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Visiting 9/11 Memorials & Monuments in Ohio & Just Beyond 

Story and Photos by Matt Bayman

There are more than 700 official 9/11 memorials and monuments in the United States, including more than 20 in Ohio. They can be found in major cities and suburbs, as well as small towns and villages. They’re often located in beautiful parks and natural settings, or next to fire stations.
   Just by chance, some of the most striking memorials are located nearby to the Miami Valley and can be visited year-round, free of charge. Others require a longer drive, but are equally rewarding to see. This includes the Flight 93 National Memorial in Pennsylvania, which is a powerful tribute.
   With this year marking the 20th anniversary of the Sept. 11, 2001 terrorist attacks, it seems like a fitting time to visit these memorials and monuments and to remember the 2,977 people who lost their lives that day. 
   Memorials come in all shapes and sizes and each has its own character and story to tell. 
   Many of the monuments in Ohio were created by using steel columns from the collapsed World Trade Center buildings in New York City. Some of the columns are in the shape of crosses or are erect, while others look like miniature versions of the towers themselves. Some are twisted and melted together. 
   Other cities have used artwork and sculptures to commemorate those who lost their lives on 9/11. This includes the small but impressive monument in Lebanon. It features two 9-foot-tall marble towers that sit on top of a pentagonal pedestal of stone. It is located outside of the Warren County government complex.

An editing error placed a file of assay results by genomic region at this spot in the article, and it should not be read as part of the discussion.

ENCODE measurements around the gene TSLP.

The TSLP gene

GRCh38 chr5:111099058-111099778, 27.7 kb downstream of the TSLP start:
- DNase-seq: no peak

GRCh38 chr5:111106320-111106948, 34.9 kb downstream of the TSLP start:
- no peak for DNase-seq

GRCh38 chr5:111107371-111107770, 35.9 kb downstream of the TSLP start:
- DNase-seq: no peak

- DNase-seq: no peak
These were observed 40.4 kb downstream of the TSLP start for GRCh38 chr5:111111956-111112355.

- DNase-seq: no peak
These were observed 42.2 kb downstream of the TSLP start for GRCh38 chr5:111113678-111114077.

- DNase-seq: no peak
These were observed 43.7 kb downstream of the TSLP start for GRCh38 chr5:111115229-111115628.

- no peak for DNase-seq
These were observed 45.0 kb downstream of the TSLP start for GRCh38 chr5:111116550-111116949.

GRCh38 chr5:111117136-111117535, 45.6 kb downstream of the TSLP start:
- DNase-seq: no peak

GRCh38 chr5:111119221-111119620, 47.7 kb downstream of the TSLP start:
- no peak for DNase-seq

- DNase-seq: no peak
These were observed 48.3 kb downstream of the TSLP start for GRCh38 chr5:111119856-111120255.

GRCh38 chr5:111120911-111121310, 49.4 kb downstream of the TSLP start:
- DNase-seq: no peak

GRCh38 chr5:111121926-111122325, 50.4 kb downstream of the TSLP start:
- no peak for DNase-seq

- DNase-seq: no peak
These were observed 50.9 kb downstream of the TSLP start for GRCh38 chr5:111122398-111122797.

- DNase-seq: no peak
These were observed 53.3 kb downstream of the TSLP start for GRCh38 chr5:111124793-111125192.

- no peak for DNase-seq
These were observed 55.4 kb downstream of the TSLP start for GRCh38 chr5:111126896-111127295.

Two of the standout memorials in Ohio can be found in Westerville and Hilliard, both of which are suburbs of Columbus and located within close driving distance of each other. 
   First Responders Park in Westerville is visually stunning. It contains statues, an eternal flame and a waterfall fountain that honors not only those who lost their lives on 9/11, but all of those who have fallen in the line of duty and service. 

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   The park features a twisted steel column from the World Trade Center and a marker that shows where it was located on the building.   

   The 9/11 memorial in Hilliard, which is also located at a place called First Responders Park, is probably the most elaborate and solemn memorial. Located in the heart of the community, it features rows of granite walls that contain the names of each person lost on 9/11, as well as a large, jumbled piece of the World Trade Center that sits on top of a marble pedestal.    

   Large gatherings and memorial services take place at both of these parks each Sept. 11, with special activities planned for the 20th anniversary at both locations.   

   Located nearby, just south of Columbus, is Mott’s Military Museum. Along with an extensive collection of United States military history, memorabilia and hardware, the museum contains a ladder truck that was recovered from the wreckage of the twin towers, as well as dirt and rocks from the United 93 crash site and chunks of limestone from the Pentagon building. There is a fee to enter the museum.   

   A very moving 9/11 monument (pictured above left) can be found in Alliance, Ohio, located south of Cleveland.    

   Alliance was the hometown of Chief Warrant Officer William Ruth, who died during the attack at the Pentagon, and Todd Beamer, who died in the crash of United 93 near Shanksville, Pennsylvania, which is really not that far from Alliance.     

   Beamer will forever be remembered for rallying passengers to take action against the terrorists, with his last words being, “Let’s roll!” He and other passengers then charged and overtook the terrorists. As a plaque on the memorial in Alliance reads: “This successful counterattack prevented the hijackers from reaching their intended target in Washington D.C.”